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wrong by reasoning with them : and I think we are daily more and more enlightened; so that I have no doubt of our obtaining in a few years as much public felicity as good government is capable of affording. Your newspapers are filled with fictitious accounts of anarchy, confusion, distresses and miseries we are supposed to be involved in, as consequences of the revolution; and the few remaining friends of the old government among us take pains to magnify every little inconvenience a change in the course of commerce may have occasioned. To obviate the complaints they endeavor to excite, was written the enclosed little piece,' from which you may form a truer idea of our situation than your own public prints would give you : and I can assure you that the great body of our nation find themselves happy in the change, and have not the smallest inclination to return to the domination of Britain. There could not be a stronger proof of the gene ral approbation of the measures that promoted the change, and of the change itself, than has been given by the assembly and council of this state, in the nearly unanimous choice for their governor, of one who had been so much concerned in those measures; the assembly being themselves the unbribed choice of the people, and therefore may be truly supposed of the same sentiments. I say nearly unanimous, because of between 70 and 80 votes, there were only my own and one other in the negative.

As to my domestic circumstances, of which you kindly desire to hear something, they are at present as happy as I could wish them. I am surrounded by my offspring, a dutiful and affectionate daughter in my house, with six grandchildren, the eldest of which you have seen, who is now, at college in the next street, finishing the learned part of his education ; the others promising both for parts and good dis

Uncertain what piece is alluded to.

positions. What their conduct may be when they grow up andi enter the important scenes of life, I shall not live to see, and I cannot foresee. I therefore enjoy among them the present hour, and leave the future to Providence. i : htJy 6. He that raises a large family does indeed, while he lives to observe them, stand, as Watts says, a broader mark for sorrow; but then he stands a broader nark for pleasure too. When we launch our little fleet of barks into the ocean, bound to different ports, we hope for each a prosperous voyage; but contrary winds, hidden shoals, storms and enemies, come in for a share in the disposition of events; and though these occasion a mixture of disappointment, yet considering the risk where we can make no insurance, we should think ounselves happy if some return with success. My son's son, (Temple Franklin) whom you have also seen, having had a fine farm of 600 acres conveyed to him by his father when we were at Southampton, has dropped for the present his views of acting in the political line, and applies himself ardently to the study and practice of agriculture. This is much more agreeable to me, who esteem it the most useful, the most independent; and therefore the noblest of employments. His lands are on navigable water, communicating with the Delaware, and but about sixteen miles from this city.. Ile has associated to himself a very skilful English farmer Jately arrived here, who is to instruct him in the business, and partakes for a term of the profits ; so that there is a great apparent probability of their success. You will kindly expect a word or two concerning myself. My health and spirits continue, thanks to God, as when you saw me. The only com. plaint I then had does not grow worse, and is tolerable.' 1 still have enjoyment in the company of my friends; and being easy in my circumstances, haye many reasons to like living. But the course of nature must soon put a period to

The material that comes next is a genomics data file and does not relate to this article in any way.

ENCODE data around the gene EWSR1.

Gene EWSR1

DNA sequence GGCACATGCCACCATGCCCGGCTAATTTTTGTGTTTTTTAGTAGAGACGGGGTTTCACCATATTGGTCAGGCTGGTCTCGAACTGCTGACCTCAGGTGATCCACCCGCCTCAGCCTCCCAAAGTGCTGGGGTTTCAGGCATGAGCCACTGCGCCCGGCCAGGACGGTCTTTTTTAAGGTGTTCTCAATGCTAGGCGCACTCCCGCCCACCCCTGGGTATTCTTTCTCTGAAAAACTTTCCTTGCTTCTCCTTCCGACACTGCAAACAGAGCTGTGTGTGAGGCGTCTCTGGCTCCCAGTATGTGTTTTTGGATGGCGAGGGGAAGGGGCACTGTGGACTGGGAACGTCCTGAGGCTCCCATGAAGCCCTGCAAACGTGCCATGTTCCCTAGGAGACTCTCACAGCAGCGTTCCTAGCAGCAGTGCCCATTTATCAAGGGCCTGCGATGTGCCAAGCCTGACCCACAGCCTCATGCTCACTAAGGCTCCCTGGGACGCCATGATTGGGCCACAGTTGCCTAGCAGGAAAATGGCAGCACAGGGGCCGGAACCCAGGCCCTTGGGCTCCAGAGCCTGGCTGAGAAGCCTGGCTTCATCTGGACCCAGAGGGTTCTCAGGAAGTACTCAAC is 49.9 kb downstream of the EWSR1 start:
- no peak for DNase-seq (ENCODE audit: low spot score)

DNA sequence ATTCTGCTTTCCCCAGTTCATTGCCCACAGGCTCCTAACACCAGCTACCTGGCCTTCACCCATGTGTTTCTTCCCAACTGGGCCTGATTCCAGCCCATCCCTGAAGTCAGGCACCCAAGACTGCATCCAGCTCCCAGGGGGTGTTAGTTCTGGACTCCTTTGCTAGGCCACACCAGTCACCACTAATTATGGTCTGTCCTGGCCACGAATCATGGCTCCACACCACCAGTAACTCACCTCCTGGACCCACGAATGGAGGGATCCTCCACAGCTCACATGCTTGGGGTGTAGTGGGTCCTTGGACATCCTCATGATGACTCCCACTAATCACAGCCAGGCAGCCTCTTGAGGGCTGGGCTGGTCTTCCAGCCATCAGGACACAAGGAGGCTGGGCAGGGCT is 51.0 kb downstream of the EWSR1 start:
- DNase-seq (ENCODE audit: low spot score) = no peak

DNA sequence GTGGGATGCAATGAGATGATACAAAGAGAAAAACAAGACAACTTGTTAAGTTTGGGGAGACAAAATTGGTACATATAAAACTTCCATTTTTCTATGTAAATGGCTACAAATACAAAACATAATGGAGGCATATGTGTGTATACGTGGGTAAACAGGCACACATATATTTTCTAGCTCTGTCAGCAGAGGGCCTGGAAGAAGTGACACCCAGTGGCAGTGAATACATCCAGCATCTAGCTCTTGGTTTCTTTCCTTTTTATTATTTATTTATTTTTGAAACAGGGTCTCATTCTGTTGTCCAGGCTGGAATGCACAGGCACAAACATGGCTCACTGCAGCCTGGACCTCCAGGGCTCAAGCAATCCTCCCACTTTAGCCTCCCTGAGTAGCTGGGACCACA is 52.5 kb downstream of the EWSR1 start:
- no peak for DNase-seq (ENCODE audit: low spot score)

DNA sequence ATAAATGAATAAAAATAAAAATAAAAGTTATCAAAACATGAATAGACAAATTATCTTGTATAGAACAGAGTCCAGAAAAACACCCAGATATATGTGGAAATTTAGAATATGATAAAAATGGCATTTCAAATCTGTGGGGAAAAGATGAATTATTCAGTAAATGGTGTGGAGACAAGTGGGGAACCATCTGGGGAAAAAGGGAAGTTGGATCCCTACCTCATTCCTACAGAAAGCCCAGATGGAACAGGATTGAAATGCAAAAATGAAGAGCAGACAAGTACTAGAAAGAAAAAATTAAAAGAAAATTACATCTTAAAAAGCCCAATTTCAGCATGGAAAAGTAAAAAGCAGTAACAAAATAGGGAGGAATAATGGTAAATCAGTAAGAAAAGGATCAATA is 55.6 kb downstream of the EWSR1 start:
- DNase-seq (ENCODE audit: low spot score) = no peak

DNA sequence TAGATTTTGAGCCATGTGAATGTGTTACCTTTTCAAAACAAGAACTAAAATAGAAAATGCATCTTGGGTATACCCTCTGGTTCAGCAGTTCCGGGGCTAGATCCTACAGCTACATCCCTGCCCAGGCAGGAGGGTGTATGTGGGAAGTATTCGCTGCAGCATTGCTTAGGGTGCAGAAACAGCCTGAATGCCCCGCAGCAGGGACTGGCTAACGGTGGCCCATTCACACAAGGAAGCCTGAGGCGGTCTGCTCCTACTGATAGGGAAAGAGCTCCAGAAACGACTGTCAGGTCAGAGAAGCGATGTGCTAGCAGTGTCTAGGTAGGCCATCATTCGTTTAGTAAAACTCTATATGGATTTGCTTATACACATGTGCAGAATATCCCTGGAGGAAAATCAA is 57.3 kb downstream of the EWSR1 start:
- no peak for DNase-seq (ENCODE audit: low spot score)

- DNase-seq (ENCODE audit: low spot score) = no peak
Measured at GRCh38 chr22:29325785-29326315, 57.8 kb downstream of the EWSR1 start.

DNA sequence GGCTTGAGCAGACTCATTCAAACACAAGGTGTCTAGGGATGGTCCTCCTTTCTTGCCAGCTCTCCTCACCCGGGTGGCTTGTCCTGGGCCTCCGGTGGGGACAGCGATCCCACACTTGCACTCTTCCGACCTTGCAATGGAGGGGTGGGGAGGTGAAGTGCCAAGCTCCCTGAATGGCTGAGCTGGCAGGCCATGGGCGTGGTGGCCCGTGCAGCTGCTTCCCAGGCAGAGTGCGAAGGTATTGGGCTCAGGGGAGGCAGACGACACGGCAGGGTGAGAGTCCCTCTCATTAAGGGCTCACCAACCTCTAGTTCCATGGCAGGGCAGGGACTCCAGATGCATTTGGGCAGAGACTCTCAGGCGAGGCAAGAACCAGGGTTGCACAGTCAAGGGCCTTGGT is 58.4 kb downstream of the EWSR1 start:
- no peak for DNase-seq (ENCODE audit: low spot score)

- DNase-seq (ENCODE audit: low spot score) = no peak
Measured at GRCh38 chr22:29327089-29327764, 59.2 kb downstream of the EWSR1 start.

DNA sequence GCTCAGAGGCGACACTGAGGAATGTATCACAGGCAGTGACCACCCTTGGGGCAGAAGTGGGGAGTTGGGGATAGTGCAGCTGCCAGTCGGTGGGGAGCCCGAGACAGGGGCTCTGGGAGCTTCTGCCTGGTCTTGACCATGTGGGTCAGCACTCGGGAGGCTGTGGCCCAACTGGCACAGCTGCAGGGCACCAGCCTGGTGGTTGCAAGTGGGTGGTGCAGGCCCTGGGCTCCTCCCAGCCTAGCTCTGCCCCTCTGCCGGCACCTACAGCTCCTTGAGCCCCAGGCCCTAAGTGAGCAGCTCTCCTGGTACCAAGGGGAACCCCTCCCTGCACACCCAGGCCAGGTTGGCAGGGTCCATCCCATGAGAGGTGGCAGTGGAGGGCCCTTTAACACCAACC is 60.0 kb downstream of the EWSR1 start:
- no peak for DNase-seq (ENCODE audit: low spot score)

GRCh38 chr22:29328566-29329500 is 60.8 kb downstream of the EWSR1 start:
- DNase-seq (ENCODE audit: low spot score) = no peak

my présent mode of existence.' This I shall submit to with less regret, as, having seen during a long life a good deal of this world, I feel a growing curiosity to be acquainted with some other; and can cheerfully with flial confidence resigy my spirit to the conduct of that great and good parent of mankind who created it, and who has so graciously protected and prospered me from my birth to the present hour. Wherever I am, I hope always to retain the pleasing semembrance of your friendship; being with sincere and great esteem, my dear friend, yours most affectionately,

B. FRANKLIN, We all join in respects to Mrs. Shipley, and best wishes for the whole amiable family.